After reading Sartre’s Orphee Noir, I was curious about this philosopher’s other writings. I picked up a copy of “Being and Nothingness”, translated by  Hezel Bernes. The ‘Translators Introduction’ section was an interesting puzzling piece. It gives us reason to believe that Philosophy is at times too abstract for its own good. In speaking of Sartre’s impact, Bernes says:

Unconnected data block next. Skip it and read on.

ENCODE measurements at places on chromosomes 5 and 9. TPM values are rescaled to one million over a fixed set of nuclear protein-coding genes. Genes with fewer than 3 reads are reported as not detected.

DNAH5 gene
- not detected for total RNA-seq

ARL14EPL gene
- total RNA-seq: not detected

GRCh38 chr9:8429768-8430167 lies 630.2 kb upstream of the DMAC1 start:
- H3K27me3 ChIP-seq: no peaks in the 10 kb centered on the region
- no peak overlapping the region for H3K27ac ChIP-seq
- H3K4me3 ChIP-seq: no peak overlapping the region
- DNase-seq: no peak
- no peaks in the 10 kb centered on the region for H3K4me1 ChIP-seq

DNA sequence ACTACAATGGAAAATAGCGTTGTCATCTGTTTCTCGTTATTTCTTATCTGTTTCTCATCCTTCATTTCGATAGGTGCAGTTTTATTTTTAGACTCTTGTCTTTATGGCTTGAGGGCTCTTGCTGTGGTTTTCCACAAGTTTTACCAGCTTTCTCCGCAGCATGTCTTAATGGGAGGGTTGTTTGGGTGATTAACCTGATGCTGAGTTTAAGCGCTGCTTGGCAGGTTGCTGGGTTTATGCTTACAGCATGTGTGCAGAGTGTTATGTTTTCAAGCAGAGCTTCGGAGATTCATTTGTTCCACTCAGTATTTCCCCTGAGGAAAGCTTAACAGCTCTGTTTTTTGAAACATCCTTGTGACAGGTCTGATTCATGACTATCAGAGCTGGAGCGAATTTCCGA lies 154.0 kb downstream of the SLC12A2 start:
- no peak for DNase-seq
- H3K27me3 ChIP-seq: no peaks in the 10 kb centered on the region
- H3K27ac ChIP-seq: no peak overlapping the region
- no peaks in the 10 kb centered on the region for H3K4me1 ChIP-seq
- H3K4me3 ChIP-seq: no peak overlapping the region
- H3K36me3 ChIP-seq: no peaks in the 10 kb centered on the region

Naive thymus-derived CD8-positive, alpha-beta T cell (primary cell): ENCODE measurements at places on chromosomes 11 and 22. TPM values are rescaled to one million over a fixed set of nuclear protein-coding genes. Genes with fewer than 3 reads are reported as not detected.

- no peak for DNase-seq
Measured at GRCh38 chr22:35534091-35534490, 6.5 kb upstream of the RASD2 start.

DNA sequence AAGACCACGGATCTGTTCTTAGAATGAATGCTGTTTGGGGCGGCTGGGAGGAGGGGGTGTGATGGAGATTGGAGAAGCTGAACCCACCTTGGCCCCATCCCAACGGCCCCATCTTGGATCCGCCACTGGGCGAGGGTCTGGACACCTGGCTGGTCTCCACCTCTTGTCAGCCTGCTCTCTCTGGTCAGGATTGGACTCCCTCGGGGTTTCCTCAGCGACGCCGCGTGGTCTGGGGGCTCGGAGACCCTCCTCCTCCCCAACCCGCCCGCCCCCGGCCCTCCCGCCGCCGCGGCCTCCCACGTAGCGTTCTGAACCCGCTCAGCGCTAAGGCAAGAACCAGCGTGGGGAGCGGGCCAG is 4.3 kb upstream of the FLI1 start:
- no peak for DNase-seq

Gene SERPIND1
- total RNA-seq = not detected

Most important is Sartre’s rejection of the primacy of the Cartesian cogito. He objects that in Descarte’s formula – “I think; therefore I am”[my note: the latin of which is cogito, ergo sum] – the consciousness which say, “I am,” is not actually the consciousness which thinks. Instead we are dealing with a secondary activity. Similarly, says Sartre, Descartes has confused spontaneous doubt, which is a consciousness, with methodological doubt, which is an act. When we catch a glimpse of an object, there may be a doubting consciousness of the object as uncertain. But Descarte’s cogito has posited this consciousness itself as an object; the Cartesian cogito is not one with the doubting consciousness but has reflected upon it. In other words this cogito is not Descartes doubting; it is Descartes reflecting upon the doubting. “I doubt; therefore I am” is really “I am aware that I doubt; therefore I am.” The Cartesian cogito is reflective,and its object is not itself but the original consciousness of doubting. The consciousness which doubted is now reflected on by the cogito but was never itself reflective; its only object is the object which it is conscious of as doubtful. These conclusions lead Sartre to establish the pre-reflective cogito as primary consciousness,and in all of his later work he makes this his original point of departure.


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